The amendment to the decree is intended to allow the groundwork to start earlier, ensuring the conditions for continuous work at the Paks 2 project site, Mr Süli said in a statement emailed to NucNet.
He said the EU decision supports the Hungarian government’s intention to amend its nuclear safety regulations in accordance with European practice and regulations.
Mr Süli said the groundwork could start early in 2021. Documentation for the licence application for the two new units is on schedule to be submitted to the regulator for approval in the summer.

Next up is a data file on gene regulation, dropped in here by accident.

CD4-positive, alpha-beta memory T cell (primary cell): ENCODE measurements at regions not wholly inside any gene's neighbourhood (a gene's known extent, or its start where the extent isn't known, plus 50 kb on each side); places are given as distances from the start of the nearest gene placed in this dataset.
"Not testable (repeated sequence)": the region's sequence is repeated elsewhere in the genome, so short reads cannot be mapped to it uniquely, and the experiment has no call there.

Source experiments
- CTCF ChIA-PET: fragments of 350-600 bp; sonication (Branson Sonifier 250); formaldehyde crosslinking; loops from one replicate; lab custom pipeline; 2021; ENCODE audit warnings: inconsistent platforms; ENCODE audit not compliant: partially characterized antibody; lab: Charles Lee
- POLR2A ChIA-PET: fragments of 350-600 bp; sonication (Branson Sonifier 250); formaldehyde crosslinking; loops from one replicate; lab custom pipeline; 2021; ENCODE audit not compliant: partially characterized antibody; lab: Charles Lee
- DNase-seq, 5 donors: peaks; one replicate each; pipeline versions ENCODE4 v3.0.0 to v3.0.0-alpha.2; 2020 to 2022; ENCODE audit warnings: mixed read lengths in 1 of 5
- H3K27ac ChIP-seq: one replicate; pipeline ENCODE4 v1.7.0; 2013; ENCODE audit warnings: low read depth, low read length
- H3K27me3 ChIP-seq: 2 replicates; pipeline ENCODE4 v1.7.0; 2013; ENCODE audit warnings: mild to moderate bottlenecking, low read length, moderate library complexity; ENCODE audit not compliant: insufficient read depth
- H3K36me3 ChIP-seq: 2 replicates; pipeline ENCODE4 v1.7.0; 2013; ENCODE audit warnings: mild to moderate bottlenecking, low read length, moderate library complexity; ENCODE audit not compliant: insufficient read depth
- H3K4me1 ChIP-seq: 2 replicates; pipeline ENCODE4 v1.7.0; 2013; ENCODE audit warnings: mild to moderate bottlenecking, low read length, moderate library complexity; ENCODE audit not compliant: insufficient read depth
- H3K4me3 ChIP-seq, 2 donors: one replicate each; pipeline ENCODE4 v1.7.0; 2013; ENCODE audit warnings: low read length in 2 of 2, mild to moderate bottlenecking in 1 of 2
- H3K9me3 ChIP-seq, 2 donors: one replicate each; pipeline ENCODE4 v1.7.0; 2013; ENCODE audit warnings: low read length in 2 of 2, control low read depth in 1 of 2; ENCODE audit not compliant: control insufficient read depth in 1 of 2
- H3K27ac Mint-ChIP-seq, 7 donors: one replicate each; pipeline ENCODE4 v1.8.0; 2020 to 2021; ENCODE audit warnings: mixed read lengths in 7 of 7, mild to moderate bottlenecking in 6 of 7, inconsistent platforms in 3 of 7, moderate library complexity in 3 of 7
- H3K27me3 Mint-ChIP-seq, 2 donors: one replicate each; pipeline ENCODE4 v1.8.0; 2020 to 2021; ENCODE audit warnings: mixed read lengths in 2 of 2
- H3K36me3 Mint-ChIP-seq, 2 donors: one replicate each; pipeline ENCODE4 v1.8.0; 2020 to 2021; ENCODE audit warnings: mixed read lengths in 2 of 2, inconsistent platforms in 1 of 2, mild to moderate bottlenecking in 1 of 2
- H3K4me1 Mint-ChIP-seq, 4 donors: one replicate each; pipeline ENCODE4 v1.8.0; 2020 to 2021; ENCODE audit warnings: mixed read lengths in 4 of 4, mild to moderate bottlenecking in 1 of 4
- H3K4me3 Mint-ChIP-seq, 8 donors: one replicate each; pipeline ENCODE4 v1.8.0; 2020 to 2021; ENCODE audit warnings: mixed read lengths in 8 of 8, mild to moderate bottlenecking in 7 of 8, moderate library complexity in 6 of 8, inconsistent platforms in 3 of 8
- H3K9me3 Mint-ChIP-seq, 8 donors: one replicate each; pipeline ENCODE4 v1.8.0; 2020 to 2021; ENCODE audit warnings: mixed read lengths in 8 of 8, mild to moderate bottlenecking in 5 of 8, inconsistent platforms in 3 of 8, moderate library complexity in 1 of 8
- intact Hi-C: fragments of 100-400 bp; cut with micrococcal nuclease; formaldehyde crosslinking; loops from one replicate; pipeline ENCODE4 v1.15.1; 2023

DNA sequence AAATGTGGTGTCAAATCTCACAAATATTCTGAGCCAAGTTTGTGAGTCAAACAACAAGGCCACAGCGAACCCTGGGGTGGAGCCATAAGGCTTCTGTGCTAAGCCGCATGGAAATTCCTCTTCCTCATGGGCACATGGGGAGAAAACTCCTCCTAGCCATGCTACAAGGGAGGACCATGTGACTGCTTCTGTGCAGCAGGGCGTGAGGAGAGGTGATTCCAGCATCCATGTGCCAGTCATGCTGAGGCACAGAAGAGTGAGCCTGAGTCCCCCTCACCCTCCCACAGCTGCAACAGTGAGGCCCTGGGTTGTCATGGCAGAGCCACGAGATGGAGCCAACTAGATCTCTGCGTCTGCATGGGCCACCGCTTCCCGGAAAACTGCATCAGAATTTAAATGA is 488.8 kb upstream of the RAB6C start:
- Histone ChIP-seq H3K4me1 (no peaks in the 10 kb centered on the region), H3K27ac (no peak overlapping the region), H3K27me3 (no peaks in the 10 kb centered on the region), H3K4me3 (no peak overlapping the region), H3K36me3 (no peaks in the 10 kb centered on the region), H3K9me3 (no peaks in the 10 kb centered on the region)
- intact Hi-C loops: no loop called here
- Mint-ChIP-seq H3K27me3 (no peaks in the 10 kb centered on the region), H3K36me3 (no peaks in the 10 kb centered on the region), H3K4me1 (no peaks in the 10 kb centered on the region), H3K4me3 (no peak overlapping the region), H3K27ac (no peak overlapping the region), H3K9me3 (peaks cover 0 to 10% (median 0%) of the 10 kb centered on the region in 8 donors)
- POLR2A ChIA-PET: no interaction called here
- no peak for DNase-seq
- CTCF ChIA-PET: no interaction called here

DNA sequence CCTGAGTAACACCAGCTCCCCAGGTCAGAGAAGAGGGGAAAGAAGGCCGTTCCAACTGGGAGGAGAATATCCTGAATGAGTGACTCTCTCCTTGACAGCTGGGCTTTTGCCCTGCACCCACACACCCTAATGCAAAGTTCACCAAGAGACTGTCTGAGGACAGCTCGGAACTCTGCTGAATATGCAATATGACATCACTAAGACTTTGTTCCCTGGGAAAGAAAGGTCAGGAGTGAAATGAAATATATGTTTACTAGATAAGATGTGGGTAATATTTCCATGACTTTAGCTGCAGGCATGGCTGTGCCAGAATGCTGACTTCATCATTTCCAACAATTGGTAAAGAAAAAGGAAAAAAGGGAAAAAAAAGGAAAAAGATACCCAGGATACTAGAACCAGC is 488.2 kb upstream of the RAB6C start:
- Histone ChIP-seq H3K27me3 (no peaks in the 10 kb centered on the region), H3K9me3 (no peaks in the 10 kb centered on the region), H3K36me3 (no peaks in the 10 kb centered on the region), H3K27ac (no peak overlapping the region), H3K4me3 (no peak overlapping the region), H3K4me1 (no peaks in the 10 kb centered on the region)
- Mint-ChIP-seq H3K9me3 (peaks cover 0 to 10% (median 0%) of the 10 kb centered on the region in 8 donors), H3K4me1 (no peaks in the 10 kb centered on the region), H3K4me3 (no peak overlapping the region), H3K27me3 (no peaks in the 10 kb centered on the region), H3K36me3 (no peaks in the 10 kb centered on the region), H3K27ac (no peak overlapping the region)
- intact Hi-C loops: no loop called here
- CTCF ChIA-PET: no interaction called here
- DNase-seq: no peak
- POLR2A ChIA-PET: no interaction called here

The Paks nuclear station, the country’s only commercial nuclear facility, already has four units in commercial operation, but the government has said that without the two new units it would not be able to reach its climate goals.
An agreement signed in 2014 will see Russia supply two VVER-1200 pressurised water reactors for Paks 2, and a loan of up to €10bn to finance 80% of the €12bn project.
In 2019 the four Paks units provided about 49% of the country’s nuclear generation, according to International Atomic Energy Agency statistics.